Talking authors: Megan Voysey-Braig

The Mail & Guardian is running a series of interviews with South African authors. We posed difficult questions; we also asked some easy ones. Megan Voysey-Braig obliges.

Describe yourself in one sentence
Permanently at odds with the internal imagining of life and the crude jolt of reality.

Describe your ideal reader
A lone wanderer in a tatty coat and nicotine-stained fingers who thinks the odd beautiful thought.

What are you working on?
A number of bare short stories. Thinking about children’s stories, involving my cat, Moby. I dreamt that she was a bus driver—it must mean something.

Tell us about your everyday writing routine
Everyday? I wish I could be that disciplined! It involves a lot of pacing, swigging back the tea and coffee and rolling cigarettes, feeling haunted and staring at the screen. For me it has a lot to do with listening—I have a few hundred people in me at a time (so it feels!) vying for their stories to be told, which can make it very exhausting. It is more of a process of sorting out the stories, one by one, what are they saying, what do they want to say, etc. While I am listening nothing much in the way of actual writing happens. I need to find the quiet “OK, now it can be told” space and I don’t stop till it is done.

What book(s) are you reading now?
A Book of Memories by Péter Nádas and To My Children’s Children by Sindiwe Magona

Do you remember the first novel you read?
Fairytales were huge (they still are), Roald Dahl and Joan Aiken (Arabel and Mortimer). I am now determined to remember what the first novel was when I “graduated” to the adult section of the library! I remember the novella, The Snow Goose by Paul Gallico; I think it was terribly sad.

What book (if any) changed your life?
There are so many! Some even saved it. At 22 Sartre’s The Age of Reason, at 25 Balzac’s The Wild Ass’s Skin and Dostoevsky’s Crime and Punishment, at 28 JM Coetzee’s Elizabeth Costello. Recently, Chuck Palahnuik’s Diary. I became obsessed with the idea of taping my eyes shut while I wrote.

The last piece of writing that made me cry unabashedly was poet Liesl Jobson’s flash fiction piece, A Hundred Times A Day, from 100 Papers.

Do you write by hand, typewriter or computer?
I used to write by hand, filling up numerous 100-page Pick n Pay exam pads in my teens and twenties. Now I can’t seem to think without the sleek lines of a laptop keyboard.

I usually scribble down ideas for stories, sentences, images etc. Sometimes I will return to writing by hand, the odd poem or flash fiction. It is often a far more tangible and emotional experience and always illegible to the reader.

Why should people buy your book as a gift this holiday?
To spread some holiday cheer! Seriously? To warm the cold numb cockles of someone’s heart.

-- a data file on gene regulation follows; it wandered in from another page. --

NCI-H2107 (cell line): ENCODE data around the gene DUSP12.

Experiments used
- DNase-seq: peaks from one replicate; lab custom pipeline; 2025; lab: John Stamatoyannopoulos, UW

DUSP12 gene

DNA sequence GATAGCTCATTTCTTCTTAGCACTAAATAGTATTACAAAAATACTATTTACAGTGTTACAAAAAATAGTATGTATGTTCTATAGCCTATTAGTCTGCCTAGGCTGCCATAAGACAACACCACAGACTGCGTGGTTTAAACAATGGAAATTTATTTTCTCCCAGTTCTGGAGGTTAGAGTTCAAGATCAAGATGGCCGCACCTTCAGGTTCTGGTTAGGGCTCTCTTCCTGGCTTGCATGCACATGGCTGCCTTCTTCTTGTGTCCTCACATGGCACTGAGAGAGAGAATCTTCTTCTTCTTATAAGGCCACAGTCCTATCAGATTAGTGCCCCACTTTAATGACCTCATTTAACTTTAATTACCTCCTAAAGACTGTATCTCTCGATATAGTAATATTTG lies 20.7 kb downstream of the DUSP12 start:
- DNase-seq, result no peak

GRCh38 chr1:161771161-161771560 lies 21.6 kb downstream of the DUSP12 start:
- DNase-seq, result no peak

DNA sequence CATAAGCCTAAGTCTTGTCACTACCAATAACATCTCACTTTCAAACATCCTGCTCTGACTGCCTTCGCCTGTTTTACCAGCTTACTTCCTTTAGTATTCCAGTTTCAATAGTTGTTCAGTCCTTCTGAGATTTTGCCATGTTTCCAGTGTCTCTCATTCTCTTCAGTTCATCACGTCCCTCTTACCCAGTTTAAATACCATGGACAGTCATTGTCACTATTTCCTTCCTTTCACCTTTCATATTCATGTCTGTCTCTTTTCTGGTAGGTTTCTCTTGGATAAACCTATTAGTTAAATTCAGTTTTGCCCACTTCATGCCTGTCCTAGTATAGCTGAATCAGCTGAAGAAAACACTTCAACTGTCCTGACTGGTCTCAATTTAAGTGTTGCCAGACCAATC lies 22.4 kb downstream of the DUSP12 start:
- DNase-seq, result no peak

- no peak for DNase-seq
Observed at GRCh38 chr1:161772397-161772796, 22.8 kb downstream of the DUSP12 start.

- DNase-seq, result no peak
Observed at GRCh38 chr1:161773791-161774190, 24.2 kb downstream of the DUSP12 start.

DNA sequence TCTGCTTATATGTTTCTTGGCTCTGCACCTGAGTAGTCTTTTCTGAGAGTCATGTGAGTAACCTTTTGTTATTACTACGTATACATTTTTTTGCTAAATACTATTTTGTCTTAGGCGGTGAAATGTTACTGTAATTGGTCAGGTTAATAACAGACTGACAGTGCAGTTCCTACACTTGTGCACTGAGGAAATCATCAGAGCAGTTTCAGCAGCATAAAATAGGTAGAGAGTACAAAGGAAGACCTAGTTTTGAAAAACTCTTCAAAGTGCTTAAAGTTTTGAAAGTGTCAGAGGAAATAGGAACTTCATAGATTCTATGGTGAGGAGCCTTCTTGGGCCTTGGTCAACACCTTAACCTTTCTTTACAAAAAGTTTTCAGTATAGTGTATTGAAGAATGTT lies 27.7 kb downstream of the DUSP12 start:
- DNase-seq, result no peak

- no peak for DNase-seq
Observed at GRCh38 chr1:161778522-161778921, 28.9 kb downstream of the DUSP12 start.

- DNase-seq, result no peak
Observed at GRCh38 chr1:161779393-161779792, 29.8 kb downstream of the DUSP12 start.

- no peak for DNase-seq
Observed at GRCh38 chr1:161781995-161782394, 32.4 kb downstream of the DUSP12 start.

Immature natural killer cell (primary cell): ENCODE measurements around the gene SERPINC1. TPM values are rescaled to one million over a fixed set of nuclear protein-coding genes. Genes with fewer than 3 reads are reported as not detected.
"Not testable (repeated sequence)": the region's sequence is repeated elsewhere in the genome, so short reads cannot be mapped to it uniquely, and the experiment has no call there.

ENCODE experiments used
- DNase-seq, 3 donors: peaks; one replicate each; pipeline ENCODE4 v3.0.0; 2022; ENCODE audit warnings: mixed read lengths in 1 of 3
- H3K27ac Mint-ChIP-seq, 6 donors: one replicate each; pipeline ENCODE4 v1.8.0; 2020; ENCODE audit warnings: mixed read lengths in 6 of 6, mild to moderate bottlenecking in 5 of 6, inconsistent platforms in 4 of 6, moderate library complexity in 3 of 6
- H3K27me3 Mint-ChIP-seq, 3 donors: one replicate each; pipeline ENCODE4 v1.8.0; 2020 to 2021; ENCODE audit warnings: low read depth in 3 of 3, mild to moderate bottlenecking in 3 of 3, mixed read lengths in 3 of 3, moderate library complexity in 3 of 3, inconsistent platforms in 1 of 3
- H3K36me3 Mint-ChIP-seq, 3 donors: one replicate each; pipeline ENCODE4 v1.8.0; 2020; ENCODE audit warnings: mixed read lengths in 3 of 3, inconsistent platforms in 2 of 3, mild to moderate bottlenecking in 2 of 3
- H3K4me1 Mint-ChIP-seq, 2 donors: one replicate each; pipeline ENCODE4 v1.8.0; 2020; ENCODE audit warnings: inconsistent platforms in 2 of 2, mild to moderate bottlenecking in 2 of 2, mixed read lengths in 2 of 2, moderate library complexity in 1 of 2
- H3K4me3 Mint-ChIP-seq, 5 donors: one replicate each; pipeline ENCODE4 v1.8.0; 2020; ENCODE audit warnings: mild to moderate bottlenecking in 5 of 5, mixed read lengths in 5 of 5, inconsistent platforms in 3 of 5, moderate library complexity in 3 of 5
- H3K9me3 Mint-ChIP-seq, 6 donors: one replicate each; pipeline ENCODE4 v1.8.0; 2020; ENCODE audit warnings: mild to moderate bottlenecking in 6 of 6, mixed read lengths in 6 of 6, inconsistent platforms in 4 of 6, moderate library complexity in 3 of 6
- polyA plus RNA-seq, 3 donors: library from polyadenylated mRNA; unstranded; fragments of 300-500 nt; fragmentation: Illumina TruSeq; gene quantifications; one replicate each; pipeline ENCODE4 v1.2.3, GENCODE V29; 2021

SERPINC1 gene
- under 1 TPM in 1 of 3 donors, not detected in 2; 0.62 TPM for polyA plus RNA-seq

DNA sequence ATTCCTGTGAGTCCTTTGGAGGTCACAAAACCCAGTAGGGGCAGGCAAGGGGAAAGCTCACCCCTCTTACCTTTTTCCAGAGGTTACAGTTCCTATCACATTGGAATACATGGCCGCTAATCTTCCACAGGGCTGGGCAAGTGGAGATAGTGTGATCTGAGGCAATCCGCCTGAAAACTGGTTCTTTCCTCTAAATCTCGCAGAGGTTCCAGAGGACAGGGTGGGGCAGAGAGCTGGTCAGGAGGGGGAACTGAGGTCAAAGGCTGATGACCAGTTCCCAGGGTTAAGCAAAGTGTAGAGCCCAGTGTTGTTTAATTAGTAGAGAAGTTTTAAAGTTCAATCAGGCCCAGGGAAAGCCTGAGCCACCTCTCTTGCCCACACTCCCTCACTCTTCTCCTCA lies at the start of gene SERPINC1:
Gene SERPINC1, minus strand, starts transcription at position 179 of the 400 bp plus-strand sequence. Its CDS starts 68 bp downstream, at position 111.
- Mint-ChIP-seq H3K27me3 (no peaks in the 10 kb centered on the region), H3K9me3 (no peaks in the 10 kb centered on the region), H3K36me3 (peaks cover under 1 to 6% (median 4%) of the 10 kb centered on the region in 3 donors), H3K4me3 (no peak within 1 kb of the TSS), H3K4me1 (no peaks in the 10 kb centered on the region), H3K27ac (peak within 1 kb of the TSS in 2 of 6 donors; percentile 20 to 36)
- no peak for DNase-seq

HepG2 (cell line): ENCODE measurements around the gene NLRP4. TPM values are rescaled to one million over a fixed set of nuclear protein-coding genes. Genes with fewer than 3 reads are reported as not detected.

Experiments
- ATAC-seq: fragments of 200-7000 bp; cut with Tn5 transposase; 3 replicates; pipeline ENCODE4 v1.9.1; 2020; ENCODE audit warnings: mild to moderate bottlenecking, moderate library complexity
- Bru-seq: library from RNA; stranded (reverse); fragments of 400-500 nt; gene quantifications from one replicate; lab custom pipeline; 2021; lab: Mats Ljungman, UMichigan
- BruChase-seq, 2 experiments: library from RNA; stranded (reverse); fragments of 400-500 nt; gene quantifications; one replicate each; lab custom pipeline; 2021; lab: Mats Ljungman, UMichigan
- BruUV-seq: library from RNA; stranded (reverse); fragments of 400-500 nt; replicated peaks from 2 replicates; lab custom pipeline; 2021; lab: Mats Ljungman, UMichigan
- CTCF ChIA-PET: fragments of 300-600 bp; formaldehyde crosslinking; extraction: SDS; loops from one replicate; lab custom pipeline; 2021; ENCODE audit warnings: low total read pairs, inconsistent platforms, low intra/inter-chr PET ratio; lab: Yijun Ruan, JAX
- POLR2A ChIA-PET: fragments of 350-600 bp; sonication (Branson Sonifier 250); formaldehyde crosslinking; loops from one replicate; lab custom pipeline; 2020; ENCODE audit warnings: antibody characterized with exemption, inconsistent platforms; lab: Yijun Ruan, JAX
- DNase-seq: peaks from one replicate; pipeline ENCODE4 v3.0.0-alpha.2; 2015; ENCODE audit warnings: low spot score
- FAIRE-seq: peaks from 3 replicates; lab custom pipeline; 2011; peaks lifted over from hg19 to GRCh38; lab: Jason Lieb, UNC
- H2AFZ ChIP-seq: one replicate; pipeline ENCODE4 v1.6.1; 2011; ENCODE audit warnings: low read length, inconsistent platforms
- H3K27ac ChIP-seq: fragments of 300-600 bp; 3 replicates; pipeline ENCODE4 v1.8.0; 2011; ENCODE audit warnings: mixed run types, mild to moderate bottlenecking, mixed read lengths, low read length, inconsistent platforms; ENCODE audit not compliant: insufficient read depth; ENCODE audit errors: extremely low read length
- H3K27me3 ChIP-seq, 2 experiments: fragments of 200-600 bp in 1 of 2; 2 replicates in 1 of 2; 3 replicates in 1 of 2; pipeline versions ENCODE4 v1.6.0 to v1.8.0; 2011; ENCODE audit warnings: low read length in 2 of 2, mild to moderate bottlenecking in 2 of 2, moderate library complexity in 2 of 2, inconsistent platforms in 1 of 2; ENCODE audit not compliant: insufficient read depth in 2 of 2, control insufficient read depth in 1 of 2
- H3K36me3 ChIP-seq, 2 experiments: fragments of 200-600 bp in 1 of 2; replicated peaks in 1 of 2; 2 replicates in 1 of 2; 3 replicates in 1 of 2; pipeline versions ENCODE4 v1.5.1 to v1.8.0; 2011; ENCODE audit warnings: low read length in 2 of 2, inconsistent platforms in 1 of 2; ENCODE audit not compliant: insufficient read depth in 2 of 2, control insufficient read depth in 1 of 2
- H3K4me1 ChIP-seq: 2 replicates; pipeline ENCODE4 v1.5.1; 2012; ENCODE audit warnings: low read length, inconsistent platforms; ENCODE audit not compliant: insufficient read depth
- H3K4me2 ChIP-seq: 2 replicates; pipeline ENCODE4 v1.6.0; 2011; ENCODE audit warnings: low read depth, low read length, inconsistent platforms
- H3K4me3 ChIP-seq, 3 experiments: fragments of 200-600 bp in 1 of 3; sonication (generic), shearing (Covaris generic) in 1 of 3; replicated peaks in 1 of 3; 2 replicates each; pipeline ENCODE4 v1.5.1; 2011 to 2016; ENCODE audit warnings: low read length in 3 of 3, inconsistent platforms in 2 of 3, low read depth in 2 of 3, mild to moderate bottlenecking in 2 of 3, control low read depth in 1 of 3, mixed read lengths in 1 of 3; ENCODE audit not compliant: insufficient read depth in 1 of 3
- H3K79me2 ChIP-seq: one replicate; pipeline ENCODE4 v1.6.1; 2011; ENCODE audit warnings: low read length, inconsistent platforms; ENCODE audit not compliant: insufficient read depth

Which book(s) are you buying as presents?
Writers have money to buy presents? Instead of the homemade calendar I had in mind, I would love to fill the stocking with Jacob Dlamini’s Native Nostalgia, Kevin Bloom’s Ways of Staying, Zukiswa Wanner’s The Madams and Behind Every Successful Man, and Erica Emdon’s Jelly Dog Days.

What CD are you listening to now?
I am waiting for Midwinter Graces by Tori Amos to be delivered. Songs right now: Kings of Leon—“Notion”; Bell X1—“The Great Defector”; Girls—“Lust for life” and Tori Amos—“Curtain Call”.

In a multi/polymedia world why is book publishing still important?
I have nightmares about this! The publishing industry should fight with all that it has to ensure that books remain the sacrosanct things that they are, as they are one of the few things left that keep us feeling and questioning, laughing and entertained.

If book shops vanished, if books themselves vanished and were only available in digital format that you can download on your beach holiday, I would not see the point in writing any more. The incredibly special experience of holding your book in your hands, to hold the book of another writer, is not to be trifled with, and I think the lengths that the digital age would go to to diminish the writer/reader relationship is disturbing and lamentable. Curling up with my Kindle just doesn’t sound the same.

What subject is currently passé in South Africa?
Maybe the term “grassroots level”. Passé for one is the burning issue for another. Passé can always be reinvented, told from another perspective so that it looks and feels new and vibrant. I think this is how humanity has managed, all this time, to not collectively expire out of stultifying boredom.

Megan Voysey-Braig is the author of Till We Can Keep An Animal. She is the winner of the European Union Literary Award 2007/08, was shortlisted for the Commonwealth Writers’ Prize for best first book 2009, and longlisted for the Sunday Times Fiction Prize 2009. She lives in Berlin, Germany.

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